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Mohandas Gandhi and Martin Luther King

Mohandas Gandhi and Martin Luther King

Two twentieth century leaders who have continued to influence non-violent social protest movements internationally are Mohandas Gandhi and Martin Luther King, Jr.Of different races and cultures, born on opposite sided of the world in nations vastly different in wealth and technology, these two aggressive men in their later years shared the philosophy of non-violent, but direct, action and expended their lives in pursuit of peaceful solution to social inequities.An examination of their lives,consequently, reveals both similarities and differences in their family background, ideology, and plans for social action.

The family backgrounds of two men show obvious parallels and also striking differences.Gandhi was a Hindu of the Baniyu {Trading} castle; his father,nevertheless, was the chief minister of the small state of Kathiawad. Gandhi broke with the tradition of his family and went to study in England at the age of 19, where he had his first contact with Western culture.Although he read and studied the Bible with interest,he became more deeply convinced of the logicality and profundity of the Hindu religion. King was a Black American born into a family of Christian ministers. His father was a pastor of a church which his father-in-law has founded many years ago before.Unlike Gandhi, King decided to follow in the footsteps of his father and grandfather and study for the ministry.It was only after studying the philosophic of Plato, Aristotle, Hobbes, Marx, Nietzsche, and finally Gandhi, that he began to formulate his own philosophy.Which was similar in many respects to Gandhi's.Early environment,family tradition, and study at some points similar but at most points different,shaped the characters of Gandhi and King and formed their expectations for their societies and their people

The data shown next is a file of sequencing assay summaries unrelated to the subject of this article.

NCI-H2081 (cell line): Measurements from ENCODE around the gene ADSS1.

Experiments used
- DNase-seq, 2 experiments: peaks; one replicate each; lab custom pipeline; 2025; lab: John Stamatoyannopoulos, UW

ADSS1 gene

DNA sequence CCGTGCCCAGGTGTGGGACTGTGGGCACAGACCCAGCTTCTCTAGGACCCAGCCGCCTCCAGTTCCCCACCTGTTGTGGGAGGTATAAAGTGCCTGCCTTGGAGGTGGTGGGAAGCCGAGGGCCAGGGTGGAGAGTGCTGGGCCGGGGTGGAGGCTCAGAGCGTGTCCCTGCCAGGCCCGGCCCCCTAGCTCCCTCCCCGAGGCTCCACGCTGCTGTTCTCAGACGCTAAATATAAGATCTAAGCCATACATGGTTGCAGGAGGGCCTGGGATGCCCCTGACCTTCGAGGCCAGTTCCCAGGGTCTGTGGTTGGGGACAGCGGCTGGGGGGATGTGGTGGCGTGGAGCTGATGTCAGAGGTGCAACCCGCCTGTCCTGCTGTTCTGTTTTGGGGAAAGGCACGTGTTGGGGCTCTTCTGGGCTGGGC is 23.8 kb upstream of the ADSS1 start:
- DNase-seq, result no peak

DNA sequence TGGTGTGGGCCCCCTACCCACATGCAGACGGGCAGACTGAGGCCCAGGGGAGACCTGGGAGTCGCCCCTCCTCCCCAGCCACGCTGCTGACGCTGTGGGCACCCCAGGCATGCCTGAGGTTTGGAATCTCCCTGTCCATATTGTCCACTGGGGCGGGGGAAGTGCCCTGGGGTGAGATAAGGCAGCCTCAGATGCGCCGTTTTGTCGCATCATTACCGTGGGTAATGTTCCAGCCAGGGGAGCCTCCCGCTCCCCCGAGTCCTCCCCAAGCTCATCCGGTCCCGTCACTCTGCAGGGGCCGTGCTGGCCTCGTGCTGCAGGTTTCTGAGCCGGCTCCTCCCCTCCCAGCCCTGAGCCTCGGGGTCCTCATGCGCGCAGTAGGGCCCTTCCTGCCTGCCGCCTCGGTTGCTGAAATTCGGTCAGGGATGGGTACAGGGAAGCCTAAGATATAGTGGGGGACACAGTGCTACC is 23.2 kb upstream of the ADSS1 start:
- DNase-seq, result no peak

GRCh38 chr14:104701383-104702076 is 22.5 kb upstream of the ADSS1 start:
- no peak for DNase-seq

Both Gandhi and King believed that their aims could be achieved through non-violent means.they held a common ideology of non-violence.This common ideology of non-violence was not to...

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